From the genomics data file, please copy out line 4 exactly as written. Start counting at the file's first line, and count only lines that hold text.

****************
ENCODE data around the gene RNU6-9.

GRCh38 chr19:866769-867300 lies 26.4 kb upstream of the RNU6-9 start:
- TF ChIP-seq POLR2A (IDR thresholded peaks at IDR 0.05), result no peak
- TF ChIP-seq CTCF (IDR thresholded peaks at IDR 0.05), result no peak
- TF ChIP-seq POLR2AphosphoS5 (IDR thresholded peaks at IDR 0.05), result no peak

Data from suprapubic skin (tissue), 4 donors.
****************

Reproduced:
- TF ChIP-seq CTCF (IDR thresholded peaks at IDR 0.05), result no peak